The Book of Exodus wants us to realize that human beings participated in the creation of the Torah. But it does not want us to be too sure about how far that participation extended. It teaches us that the authority behind the commands that came from Sinai is divine, and thus that all Jews are required to observe Jewish law. But it also suggests that, to some degree, observant Jews of each generation, like those at Sinai, can participate in writing the law. It is in the tension between these two views of tradition and change that the most authentic and ancient form of Judaism dwells.

Here in Deuteronomy, Moses seems to be more straightforward. His remembrance is that he carved the tablets and God inscribed them. Yet, the debate shows us the power of humanity. It reminds us of one of my core understandings of Judaism, that we are God-wrestlers, the people Israel, the ones who strive to live in accordance with our traditions and to live in this world.

How does that work in past and present? The 18th century Moroccan Rabbi and commentator, Hayyim ben Moshe ibn Attar wrote in his Or HaChaim on Deuteronomy 10:1:1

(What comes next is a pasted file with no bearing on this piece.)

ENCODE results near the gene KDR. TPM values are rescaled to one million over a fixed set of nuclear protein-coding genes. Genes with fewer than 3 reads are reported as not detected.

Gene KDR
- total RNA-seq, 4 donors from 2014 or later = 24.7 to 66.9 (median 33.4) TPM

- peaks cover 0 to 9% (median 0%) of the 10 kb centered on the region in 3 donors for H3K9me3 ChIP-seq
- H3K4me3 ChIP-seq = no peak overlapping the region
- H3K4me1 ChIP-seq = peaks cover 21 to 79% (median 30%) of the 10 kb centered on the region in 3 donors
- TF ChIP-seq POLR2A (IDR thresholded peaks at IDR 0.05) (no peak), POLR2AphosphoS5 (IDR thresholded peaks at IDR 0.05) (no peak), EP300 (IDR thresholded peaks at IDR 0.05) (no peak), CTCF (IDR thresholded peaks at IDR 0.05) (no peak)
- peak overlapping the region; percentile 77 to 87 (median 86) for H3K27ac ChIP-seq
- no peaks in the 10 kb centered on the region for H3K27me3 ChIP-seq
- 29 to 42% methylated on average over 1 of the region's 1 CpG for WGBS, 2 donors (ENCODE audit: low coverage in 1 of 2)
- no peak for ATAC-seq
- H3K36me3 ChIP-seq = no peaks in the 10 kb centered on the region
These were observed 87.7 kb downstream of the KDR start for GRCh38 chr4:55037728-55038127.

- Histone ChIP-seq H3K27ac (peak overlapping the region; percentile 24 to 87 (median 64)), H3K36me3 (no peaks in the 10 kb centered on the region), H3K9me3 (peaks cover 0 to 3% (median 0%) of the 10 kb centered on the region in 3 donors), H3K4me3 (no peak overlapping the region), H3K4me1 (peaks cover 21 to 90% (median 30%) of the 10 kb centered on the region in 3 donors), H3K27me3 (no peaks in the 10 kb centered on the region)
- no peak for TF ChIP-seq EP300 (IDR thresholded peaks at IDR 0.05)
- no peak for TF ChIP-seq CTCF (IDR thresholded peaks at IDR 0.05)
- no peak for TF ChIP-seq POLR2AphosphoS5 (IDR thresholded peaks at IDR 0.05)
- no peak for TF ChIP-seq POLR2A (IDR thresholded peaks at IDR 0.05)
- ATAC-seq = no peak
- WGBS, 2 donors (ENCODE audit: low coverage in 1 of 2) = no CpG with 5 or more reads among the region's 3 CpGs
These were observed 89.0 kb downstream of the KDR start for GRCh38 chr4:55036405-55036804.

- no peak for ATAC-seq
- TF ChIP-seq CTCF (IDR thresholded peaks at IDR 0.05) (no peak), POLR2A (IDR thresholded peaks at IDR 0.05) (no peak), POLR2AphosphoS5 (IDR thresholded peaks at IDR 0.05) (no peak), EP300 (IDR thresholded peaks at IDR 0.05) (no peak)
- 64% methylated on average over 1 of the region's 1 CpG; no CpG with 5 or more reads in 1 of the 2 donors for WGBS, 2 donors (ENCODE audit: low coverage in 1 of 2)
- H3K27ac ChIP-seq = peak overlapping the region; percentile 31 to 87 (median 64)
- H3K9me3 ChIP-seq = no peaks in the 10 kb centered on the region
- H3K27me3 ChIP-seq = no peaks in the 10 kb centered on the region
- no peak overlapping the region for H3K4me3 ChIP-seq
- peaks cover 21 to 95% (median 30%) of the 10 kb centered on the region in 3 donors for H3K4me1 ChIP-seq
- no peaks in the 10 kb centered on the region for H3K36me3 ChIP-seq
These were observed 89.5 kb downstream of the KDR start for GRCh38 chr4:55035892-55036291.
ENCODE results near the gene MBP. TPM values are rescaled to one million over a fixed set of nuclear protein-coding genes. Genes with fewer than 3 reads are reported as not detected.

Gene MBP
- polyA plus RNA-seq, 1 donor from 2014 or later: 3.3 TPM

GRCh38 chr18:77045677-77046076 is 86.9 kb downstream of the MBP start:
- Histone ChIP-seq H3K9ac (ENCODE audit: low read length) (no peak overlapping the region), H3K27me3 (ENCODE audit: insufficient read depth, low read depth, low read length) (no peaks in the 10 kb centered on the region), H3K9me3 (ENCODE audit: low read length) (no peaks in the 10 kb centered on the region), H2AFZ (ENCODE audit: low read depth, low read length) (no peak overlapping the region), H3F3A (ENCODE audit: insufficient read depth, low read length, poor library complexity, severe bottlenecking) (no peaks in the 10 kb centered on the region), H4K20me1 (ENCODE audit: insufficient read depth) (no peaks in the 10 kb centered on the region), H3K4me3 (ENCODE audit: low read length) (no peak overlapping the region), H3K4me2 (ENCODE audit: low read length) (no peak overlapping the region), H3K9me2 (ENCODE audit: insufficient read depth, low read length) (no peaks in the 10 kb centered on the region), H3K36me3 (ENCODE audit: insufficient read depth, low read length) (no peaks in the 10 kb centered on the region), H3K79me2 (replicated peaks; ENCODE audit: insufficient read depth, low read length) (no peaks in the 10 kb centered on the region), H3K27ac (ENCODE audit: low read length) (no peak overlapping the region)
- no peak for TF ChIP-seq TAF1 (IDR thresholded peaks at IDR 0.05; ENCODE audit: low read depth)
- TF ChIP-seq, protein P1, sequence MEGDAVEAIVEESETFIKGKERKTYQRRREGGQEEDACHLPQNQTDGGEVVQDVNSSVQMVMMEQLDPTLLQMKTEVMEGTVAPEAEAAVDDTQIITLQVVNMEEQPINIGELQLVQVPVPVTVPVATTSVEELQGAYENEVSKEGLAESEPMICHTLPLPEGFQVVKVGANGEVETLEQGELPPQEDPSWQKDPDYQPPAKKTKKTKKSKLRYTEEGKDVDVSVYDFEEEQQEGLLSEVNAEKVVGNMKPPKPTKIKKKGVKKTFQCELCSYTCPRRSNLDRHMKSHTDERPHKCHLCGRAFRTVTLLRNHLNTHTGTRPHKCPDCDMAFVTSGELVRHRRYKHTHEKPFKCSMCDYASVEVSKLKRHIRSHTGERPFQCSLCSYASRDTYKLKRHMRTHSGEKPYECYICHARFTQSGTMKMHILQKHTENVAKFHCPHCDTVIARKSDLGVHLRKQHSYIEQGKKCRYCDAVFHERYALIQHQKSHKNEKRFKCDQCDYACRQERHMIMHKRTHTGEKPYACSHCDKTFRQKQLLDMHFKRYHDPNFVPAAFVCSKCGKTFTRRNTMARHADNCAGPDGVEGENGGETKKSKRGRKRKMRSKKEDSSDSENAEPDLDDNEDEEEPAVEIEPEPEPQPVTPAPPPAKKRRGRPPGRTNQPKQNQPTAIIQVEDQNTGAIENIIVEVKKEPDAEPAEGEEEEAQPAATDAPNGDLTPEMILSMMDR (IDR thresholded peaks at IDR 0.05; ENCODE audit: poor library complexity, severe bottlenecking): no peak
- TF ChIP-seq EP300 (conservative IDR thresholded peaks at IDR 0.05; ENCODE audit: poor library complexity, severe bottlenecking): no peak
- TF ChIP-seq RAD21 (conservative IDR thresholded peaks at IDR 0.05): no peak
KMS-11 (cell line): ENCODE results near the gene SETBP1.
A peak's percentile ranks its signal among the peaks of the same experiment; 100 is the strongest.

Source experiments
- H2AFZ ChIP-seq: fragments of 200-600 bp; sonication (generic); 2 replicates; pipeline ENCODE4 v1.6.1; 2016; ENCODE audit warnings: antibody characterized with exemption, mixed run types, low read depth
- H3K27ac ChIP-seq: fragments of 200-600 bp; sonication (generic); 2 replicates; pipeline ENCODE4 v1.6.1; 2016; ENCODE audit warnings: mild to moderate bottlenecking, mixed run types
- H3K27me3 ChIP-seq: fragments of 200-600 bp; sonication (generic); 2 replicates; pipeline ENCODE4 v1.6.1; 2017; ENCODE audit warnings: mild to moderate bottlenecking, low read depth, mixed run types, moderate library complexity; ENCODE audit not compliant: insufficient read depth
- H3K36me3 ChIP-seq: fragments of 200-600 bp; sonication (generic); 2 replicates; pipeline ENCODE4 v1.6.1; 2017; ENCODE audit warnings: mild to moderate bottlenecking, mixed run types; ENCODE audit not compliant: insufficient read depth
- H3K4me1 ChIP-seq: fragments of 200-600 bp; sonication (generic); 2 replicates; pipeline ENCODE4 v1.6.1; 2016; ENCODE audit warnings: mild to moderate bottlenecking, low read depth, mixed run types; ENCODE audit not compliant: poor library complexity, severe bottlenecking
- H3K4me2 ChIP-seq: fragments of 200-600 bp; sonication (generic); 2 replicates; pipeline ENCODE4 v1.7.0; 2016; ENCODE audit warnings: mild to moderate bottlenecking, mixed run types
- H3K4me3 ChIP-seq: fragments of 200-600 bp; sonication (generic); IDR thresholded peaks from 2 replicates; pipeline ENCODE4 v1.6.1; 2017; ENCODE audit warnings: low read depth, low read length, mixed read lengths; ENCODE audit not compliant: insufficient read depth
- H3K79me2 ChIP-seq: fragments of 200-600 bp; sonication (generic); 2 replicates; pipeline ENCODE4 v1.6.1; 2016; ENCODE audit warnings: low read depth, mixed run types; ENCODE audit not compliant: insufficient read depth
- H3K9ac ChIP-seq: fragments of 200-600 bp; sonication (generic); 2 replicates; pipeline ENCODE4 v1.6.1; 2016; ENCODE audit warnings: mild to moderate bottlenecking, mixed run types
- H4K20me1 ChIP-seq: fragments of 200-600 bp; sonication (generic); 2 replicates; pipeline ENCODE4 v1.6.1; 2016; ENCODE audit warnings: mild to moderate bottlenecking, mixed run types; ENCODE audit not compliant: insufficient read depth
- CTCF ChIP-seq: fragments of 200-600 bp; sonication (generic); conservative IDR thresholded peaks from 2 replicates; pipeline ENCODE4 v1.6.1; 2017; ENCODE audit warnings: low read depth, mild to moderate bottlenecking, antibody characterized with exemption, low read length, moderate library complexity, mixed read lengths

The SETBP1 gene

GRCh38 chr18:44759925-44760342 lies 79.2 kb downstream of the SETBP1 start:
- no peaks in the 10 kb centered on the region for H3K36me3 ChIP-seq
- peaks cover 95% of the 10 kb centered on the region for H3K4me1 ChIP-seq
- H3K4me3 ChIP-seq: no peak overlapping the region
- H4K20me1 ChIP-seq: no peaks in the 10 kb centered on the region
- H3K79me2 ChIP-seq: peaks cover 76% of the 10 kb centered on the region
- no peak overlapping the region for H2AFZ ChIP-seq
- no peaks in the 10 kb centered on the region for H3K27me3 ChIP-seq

בעת ההיא אמר ה׳ אלי, "At that time G'd said to me: 'hew for yourself,' etc." Seeing that the materials for the first Tablets were G'd-made as opposed to the raw material being provided by Moses, and that after the episode of the golden calf the Israelites were no longer worthy of such Tablets, G'd told Moses to hew them out of materials that the Israelites were able to relate to, instead of G'd providing supernatural materials unfamiliar to the people which they were unable to relate to and to esteem properly.

Rabbi Hayyim shows us that we need that interaction. To truly understand the Torah, we have to see it as part of us. It cannot be too othered, too distant from our hearts and souls, but even its creation is part of us. We need to have some ownership of Torah. It is not a dusty book on a shelf or even the majestic scroll in the Aron Kodesh, the Holy Ark, but the words that we so dearly love.

Rabbi Rene Pfertzel, a contemporary British rabbi quoted